WASHINGTON — Bryce Harper hesitated, ever so slightly, as he rounded second base and headed for third. And that hesitation — a fraction of a second, really — told you everything you need to know about how things have gone for the Phillies lately.

This is what it looks like when a team is pressing.

The Phillies entered Wednesday having lost five of seven games. They hadn’t played since Sunday’s blowout in Atlanta either, the weather in Washington not cooperating for the last two days. So with the rain finally clearing out and the Phillies trailing by one run in the sixth inning of the matinee opener of a day-night doubleheader, Harper pushed the envelope and tried to go first-to-third on Scott Kingery’s ground-ball single up the middle.

Nationals center fielder Gerardo Parra barehanded the ball and came up throwing. If not for the slight pause, maybe Harper would have beaten the throw. Then again, maybe not. Either way, the play was risky given the situation. Rather than first and second with nobody out for Rhys Hoskins, Harper made the first out of the inning at third base.

The play became a footnote to the final outcome, as lefty Cole Irvin gave up back-to-back homers in the eighth inning and turned a two-run deficit into a 6-2 loss. But it encapsulated the last few weeks for a Phillies team that is seemingly coming undone thanks to a rash of injuries, a shortage of pitching, and an offense that tends to come and go.

“Ultra-aggressive baserunning play. Really liked it,” manager Gabe Kapler said between games. “Out by this much, by a hair. If he doesn’t have that very slight hesitation, which he knows, he’s safe at third base. Not questioning the decision at all. I really think he’s safe if he doesn’t hesitate.”

When Zach Eflin starts, the Phillies’ offense usually goes quiet. It was the case once again, with Nationals lefty Patrick Corbin — the offseason free-agent target that the Phillies might most regret letting get away — holding them one run on four hits in seven innings.

The Phillies have scored fewer than four runs in nine of Eflin’s 14 starts. Seven days after he lost a 2-0 decision to the Arizona Diamondbacks, he left with a 3-1 deficit after six innings, once again falling prey as much to a lack of a support as anything else.

Eflin gave up an unearned run in the first inning on a rally aided by Kingery’s error a third base. He gave up another run in the fourth on a double by Matt Adams and a two-run RBI double by Parra.

Kapler shrugged off the idea that Harper’s over-aggressiveness was a product of the Phillies struggling to score runs, citing the star right fielder’s daring style earlier in the season, too, and insisting that “it’s more just his personality on the bases.” But there were other signs of a desperate offense, chiefly Sean Rodriguez swinging at a 3-0 pitch and grounding out to strand two runners in the sixth inning.

“Love it. Love it,” Kapler said, adding that Rodriguez had a green light to swing on 3-0. “Where we are in the lineup, it’s just the right play. Left-hander on the mound, [Rodriguez] does damage against lefties. He has a chance to hit a double or a home run. Love it. Great play. That is representative of exactly what we want him to do in that situation.”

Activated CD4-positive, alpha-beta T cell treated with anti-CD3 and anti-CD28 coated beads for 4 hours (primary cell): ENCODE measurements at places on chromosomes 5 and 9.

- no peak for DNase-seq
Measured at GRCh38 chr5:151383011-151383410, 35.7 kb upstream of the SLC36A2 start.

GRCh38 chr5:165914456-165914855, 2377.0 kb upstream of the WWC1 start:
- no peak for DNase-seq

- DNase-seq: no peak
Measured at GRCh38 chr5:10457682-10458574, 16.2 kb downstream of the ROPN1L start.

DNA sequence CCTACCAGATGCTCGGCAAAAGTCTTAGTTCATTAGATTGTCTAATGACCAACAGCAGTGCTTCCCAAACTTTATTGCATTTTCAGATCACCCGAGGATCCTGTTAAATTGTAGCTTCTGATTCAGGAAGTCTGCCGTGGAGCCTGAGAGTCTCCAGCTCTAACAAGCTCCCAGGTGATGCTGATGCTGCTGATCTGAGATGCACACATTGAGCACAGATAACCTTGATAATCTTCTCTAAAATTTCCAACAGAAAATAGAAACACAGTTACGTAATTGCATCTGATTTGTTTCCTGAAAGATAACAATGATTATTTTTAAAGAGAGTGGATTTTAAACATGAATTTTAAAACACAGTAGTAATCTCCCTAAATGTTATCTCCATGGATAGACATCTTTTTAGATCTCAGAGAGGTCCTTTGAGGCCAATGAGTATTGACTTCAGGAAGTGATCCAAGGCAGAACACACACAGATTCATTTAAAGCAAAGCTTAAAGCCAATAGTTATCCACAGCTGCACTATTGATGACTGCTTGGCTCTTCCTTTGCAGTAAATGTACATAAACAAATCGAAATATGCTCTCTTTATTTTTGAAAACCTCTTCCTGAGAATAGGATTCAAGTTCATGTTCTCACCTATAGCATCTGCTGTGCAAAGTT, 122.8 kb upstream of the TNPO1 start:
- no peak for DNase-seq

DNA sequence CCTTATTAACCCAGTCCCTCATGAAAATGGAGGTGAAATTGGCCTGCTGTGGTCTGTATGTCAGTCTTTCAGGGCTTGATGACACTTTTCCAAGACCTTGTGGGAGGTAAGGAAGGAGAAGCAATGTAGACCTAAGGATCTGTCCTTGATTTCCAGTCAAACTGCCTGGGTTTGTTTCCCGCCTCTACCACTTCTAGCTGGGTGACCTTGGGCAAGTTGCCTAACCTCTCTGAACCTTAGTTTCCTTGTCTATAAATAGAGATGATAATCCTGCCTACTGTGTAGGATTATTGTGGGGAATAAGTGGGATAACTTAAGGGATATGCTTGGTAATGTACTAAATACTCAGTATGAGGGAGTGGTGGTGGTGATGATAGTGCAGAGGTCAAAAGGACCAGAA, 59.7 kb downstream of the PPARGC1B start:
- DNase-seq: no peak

The Nationals padded their lead against Eflin in the bottom half of the inning on a leadoff walk by Juan Soto and an RBI double by Brian Dozier.

“I’m really unhappy about the walk to Soto after going 0-2, then giving up a stolen base and a base hit," Eflin said. “That’s just bad baseball on my part. It can’t happen. I really preach to myself not to give up free bases and then letting him steal, and it’s downhill from there.”

Irvin, a starter until the last few days, seemed to be a curious choice to pitch the eighth inning of a two-run game. But Kapler explained that lefty Jose Alvarez was ready to pitch if the Phillies had tied the game, while Irvin was the choice with a deficit.

“We have pitchers on our roster that we have to trust,” Kapler said. “We trusted Cole there.”

Irvin fell behind in the count against both Dozier and Parra, who went deep to stretch the margin to 6-1. Irvin remains a candidate to make a start either Saturday or Sunday at home against the Miami Marlins, although he has gotten hit hard in his last two appearances, both relief outings.

“He’s the type of pitcher who has to pitch ahead in the count,” Kapler said. “He has to be very, very aggressive. Put hitters on their heels and put them away. When I say, ‘put them away,’ I don’t mean he has to strike batters out. The idea is to get into an 0-2 or 1-2 count and continue to stay on the gas pedal and put hitters on their heels. He wasn’t able to do that today.”

The Phillies jumped to a 1-0 lead when Kingery went deep in the first inning. It marked Kingery’s ninth home run in his 123rd at-bat this season. He hit eight homers in 452 at-bats last year.

But the Phillies didn’t do much else against Corbin, who was riding a three-start losing streak. He struck out seven of eight batters between the second and fourth innings and completed the seventh inning in his best start since a four-hit shutout of the lowly Miami Marlins on May 25.